When Atlanta native Marcus Jones enrolled in graduate school at the University of Michigan in 2009, the country was in the depths of the worst recession since the Great Depression. Detroit was particularly hard hit, with an unemployment rate that eventually exceeded 28 percent. While solving Detroit's workforce dilemma wasn't at the top of Jones's mind, the experiences he had in the city of Detroit while pursuing a dual master's in urban planning and environmental policy would set him on a path to help do just that.
"A lot of my master's work was focused on Detroit," says Jones, now 29. "Being a planner, I was interested in the triple bottom line – creating jobs, making communities better, and removing toxins." One of his big projects was working with a team to develop a toolkit that the city could use to address blight, a sort of precursor to the Motor City Mapping project.
Marcus Jones, director of the Detroit Training CenterAfter graduating, Jones took what he thought was his dream job at the U.S. Green Building Council. After eight months in Chicago, however, Jones felt the itch to return to Detroit "to be part of something bigger." Around that time, he met people in construction who were struggling to find contractors trained in asbestos removal -- that's when the proverbial lightbulb turned on.
"We figured we could train people from the city to do blight removal in the city," he says.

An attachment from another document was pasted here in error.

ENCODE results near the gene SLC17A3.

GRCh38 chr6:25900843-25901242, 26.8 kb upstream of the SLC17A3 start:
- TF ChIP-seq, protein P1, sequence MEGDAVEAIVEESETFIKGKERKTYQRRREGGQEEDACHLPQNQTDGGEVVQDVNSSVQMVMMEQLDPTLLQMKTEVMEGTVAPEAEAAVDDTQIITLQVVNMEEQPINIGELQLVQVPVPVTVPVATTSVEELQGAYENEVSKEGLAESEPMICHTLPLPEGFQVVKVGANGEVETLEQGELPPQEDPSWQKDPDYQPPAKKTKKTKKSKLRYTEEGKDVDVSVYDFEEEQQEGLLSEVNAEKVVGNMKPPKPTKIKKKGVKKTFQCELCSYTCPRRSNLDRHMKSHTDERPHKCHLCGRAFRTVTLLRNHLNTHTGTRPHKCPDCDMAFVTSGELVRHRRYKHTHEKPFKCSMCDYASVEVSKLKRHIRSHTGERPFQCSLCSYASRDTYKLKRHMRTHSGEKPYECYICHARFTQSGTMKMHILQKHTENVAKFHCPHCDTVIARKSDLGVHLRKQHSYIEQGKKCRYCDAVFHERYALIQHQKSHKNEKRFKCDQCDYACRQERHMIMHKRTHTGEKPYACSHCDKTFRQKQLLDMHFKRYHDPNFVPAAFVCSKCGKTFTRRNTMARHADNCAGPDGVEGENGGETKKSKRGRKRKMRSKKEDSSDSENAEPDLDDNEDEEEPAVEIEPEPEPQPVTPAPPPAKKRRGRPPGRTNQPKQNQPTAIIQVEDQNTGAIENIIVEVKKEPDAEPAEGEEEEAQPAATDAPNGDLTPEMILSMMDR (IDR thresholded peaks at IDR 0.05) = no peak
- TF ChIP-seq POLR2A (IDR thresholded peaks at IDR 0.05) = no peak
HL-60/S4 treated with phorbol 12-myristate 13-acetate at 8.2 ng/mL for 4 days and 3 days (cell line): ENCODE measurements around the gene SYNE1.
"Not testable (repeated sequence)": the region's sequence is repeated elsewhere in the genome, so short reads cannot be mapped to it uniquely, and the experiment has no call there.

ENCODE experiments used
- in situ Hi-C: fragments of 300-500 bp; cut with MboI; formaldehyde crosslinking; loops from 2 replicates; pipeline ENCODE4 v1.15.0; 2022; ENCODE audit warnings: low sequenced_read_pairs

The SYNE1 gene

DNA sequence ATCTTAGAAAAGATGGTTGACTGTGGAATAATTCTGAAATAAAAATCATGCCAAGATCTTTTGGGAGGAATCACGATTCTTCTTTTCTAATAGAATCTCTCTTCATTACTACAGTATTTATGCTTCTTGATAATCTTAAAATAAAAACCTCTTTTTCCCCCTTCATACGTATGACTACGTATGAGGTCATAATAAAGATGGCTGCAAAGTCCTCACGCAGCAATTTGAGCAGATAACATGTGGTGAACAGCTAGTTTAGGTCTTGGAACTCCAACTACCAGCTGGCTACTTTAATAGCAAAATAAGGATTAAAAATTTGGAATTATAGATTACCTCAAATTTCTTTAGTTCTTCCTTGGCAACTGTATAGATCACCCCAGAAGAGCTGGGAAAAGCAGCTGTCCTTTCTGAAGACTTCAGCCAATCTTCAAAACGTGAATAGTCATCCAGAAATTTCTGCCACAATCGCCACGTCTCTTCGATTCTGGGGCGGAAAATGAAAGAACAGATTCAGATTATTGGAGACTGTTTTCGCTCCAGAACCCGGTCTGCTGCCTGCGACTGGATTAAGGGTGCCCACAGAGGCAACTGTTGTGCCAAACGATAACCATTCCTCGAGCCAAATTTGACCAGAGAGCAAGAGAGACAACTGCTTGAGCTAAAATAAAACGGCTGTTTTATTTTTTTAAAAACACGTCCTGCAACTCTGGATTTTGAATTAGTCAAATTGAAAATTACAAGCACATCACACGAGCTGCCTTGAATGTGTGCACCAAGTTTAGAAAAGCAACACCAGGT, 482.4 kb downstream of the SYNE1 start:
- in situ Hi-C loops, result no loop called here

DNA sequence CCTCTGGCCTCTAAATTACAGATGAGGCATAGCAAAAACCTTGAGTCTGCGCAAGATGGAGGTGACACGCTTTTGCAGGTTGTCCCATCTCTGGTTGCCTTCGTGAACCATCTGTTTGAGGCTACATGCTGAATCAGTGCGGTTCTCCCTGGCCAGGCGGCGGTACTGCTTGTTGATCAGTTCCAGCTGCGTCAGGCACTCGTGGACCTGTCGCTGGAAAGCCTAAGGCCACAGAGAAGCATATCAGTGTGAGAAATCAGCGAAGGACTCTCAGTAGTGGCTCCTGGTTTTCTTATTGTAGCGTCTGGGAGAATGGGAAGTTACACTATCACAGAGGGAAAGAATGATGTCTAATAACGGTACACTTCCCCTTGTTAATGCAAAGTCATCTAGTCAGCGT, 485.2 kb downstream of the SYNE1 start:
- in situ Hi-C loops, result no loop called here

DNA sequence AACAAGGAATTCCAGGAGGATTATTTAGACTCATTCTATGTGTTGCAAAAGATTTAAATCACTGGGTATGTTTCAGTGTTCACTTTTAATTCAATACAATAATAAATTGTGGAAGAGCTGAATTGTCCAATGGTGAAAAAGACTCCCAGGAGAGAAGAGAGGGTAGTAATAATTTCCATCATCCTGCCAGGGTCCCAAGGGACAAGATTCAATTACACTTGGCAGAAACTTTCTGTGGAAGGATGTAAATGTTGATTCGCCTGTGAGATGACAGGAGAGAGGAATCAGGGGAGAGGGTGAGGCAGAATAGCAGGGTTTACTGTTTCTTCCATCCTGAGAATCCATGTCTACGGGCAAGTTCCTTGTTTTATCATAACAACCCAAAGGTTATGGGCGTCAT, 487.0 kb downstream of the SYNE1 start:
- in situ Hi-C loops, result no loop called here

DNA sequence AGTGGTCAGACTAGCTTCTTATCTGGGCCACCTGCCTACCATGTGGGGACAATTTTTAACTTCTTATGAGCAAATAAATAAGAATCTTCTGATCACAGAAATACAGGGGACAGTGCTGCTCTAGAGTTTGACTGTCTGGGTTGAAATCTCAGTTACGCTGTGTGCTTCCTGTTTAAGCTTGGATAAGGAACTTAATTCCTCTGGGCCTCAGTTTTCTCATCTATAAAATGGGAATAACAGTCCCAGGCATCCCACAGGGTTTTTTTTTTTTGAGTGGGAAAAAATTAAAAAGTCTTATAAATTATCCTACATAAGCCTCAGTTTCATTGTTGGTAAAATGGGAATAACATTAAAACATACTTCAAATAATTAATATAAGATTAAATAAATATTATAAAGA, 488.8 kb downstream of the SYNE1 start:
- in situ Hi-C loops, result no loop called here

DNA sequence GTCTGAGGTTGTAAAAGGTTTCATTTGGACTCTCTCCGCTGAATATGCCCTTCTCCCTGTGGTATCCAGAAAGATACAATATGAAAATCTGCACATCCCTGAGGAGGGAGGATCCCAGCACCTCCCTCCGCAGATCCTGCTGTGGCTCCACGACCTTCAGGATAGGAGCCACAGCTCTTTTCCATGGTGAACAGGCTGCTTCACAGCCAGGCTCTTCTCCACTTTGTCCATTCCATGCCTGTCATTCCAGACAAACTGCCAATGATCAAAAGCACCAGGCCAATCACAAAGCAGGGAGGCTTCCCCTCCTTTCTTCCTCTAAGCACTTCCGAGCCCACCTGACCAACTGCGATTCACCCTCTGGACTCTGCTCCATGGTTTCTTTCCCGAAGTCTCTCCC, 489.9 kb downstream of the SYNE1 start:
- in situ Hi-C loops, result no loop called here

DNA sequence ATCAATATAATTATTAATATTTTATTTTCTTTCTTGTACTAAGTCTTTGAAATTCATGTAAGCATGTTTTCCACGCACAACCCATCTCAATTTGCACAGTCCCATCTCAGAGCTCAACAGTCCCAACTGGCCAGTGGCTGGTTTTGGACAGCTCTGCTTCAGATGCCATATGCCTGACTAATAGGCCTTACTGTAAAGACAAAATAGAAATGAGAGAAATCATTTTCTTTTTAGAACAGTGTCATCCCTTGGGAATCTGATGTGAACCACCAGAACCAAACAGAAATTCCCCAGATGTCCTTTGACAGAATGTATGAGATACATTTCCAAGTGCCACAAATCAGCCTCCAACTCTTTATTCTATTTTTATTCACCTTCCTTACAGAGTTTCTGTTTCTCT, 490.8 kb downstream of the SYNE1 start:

As the economies of southeast Michigan and the nation rebounded from the recession, a skills match problem was emerging in Detroit. The city's greater downtown was beginning to boom with development, but many Detroiters, lacking the skills necessary to take on new jobs being created, were left out of the picture. (Detroit's unemployment rate is currently 10.2 percent, more than double that of the nation.) Similarly, many Detroiters weren't qualified for jobs resulting from millions of dollars being invested in blight remediation efforts in the city's neighborhoods.
It was in this context that Jones and his partners launched the Detroit Training Center in 2012. They rented a small conference room in a downtown building where they would host one class per month, training 15 students at a time in asbestos removal. At the end of each week-long class, students would receive state certification, making them eligible for jobs.
"As we grew, we took our classes to places like Focus:HOPE," says Jones. "They let us share space with WARM Training Center (now Eco Works). We started getting into OSHA safety, first aid and CPR, lead training, and heavy equipment training. We wanted to create a holistic blight removal program."
As DTC added classes, it quickly outgrew its shared space. Their search for a new home led them to Loraine Street at Grand River Avenue, where the Alta Equipment Company, a New Hudson-based heavy equipment rental and repair business, had just purchased an 80,000-square-foot facility.
"We're a one-stop shop for equipment," says Jordan Klein, Alta's rental coordinator in Detroit. "You give us a need and we'll sort you out within 24-48 hours. Anyone using heavy equipment in the city of Detroit is coming here."
Alta Equipment's rental yard
Almost as soon as Alta opened its Detroit location in August 2015 (the branch is still in soft-opening mode, with a grand opening scheduled for June), its leaders were approached by Jones and his partners. In November, DTC held a grand opening of its own in a 5,000-square-foot space it rents from Alta adjacent to that company's showroom, workshops, and heavy equipment yard.